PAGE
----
In the absence of meeting the person asking this question and diagnosing the cause of their symptoms, the best answer we can give is as follows.  Keep an open mind.  If it continues; or changes in behaviour; and/or it is undermining your confidence / mental resilience, then get it checked out by us or a similar professional.  Chances are you developing a repetitive strain as your training intensifies and your body needs some adjustment to cope with the increased mileage and frequency of training.  These symptoms are much more straightforward to deal with if we have at least 6 weeks before the event.

I have injured my hip/calf/back / etc!  I really want to do the race. Will I be able to run?

We will only be able to advise on this if we have examined and diagnosed your injury at the clinic.  The most frequent injury I see in the 2 to 3 weeks before a race is either calf injury or hip injury.  So far all runners I have seen, bar one, have not been able to overcome injury to enter the race.  The one who did not follow my advice and treatment recommendation.  I cannot categorically say that is why she did not make the necessary recovery but what I have come to realise it is not just the intervention that makes the difference, but also the confidence that the runner has that the injury can get better and that they will not be permanently injuring themselves as a result.

Will I have to stop running to recover from my injury?

That depends on the injury but it is our intention to keep you active during your recovery  We can do this by making any of the following recommendations which are applicable to your case.

  • Regress your training plan / reduce mileage to recommended level for a recommended period
  • Rest but continue with non-weight bearing CVS exercise for a recommended period

How will I know I am safe to push my injured body after recovery?

We will teach you how to stress test the area after we have stress tested the vulnerable areas and confirmed you are ready to get back on track with training.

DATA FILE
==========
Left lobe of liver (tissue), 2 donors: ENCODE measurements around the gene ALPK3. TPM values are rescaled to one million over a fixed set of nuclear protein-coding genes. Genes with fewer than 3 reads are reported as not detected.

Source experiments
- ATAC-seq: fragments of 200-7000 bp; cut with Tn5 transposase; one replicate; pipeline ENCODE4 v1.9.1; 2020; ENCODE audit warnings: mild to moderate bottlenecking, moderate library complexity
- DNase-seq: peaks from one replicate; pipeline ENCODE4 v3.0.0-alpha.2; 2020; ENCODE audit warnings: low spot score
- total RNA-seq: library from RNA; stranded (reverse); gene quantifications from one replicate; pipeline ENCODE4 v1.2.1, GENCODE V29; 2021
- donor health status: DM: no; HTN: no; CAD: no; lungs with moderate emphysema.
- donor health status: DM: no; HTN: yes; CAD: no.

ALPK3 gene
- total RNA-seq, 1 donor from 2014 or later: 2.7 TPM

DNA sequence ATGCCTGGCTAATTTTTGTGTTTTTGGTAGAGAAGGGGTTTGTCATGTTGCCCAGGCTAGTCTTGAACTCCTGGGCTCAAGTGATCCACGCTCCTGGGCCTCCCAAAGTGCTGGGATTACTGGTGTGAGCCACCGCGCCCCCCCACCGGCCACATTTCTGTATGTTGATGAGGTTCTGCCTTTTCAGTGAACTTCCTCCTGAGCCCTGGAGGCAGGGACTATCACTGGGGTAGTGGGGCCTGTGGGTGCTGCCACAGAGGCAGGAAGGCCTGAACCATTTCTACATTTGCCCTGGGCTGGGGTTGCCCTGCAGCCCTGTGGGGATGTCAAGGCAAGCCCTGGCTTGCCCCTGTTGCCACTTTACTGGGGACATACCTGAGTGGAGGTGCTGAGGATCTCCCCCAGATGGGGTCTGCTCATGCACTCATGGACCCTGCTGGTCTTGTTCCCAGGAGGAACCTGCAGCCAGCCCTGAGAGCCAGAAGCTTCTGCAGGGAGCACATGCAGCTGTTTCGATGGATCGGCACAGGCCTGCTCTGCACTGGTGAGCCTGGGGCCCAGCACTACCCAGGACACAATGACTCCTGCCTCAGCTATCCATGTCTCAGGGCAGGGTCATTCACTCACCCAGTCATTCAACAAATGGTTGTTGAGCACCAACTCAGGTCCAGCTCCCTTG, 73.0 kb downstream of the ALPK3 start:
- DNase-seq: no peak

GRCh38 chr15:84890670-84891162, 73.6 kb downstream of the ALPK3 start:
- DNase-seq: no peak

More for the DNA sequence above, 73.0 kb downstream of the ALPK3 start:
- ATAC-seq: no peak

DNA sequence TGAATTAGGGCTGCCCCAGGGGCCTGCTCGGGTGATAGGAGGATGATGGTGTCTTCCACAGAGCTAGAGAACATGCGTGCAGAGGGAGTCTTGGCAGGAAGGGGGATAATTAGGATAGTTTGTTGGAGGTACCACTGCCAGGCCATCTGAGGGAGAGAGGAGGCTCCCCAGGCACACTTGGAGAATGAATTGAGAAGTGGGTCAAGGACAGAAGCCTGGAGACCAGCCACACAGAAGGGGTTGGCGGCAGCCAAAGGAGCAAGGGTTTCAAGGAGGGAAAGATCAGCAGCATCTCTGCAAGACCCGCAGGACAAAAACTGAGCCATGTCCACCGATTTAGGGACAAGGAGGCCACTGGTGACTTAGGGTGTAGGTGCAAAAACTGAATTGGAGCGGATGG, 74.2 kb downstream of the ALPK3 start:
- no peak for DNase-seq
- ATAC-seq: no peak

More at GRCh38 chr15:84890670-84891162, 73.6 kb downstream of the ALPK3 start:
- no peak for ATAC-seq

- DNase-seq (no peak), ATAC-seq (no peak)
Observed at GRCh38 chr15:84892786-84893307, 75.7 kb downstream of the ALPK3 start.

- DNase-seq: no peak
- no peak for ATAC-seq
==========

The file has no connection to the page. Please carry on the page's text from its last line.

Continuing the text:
What exercises can I do to help recovery or prevent injury?

Again, this is very individualised advice, because it is based on a full evaluation of your case.  The exercises will include stress testing, once we judge you are recovered enough to do them yourself.  Do not be surprised if we give you exercises that do not seem related to the symptomatic area.  We are giving you these because we have judged other areas to be linked to your current complaint.  This is all explained in your consultation.

How much treatment will I need?

Again, this varies according to each individual.

When would it be considered too late to get help?

Although early assessment and intervention are recommended, it is never too late to seek osteopathic advice and treatment.

Should I get an X-Ray or MRI?

This depends on whether your practitioner feels it is necessary to do so.

Is it beneficial to see you after the race and maybe for proactive treatment to assist my running throughout the year?

Absolutely, post-event osteopathy can help in many ways. Restoring the muscles to a relaxed state as part of the recovery process will reduce the risk of next day muscle soreness. This will also help to reduce any swelling and thus promote faster healing time.

Osteopathy is hugely beneficial for prevention of any further potential injuries. For example, if you have suffered a knee injury after your event, we will be able to work to relax and strengthen the structures supporting your knee and hence retain mobility of the joint. This will then prevent any further injuries throughout the year and allow you to continue running!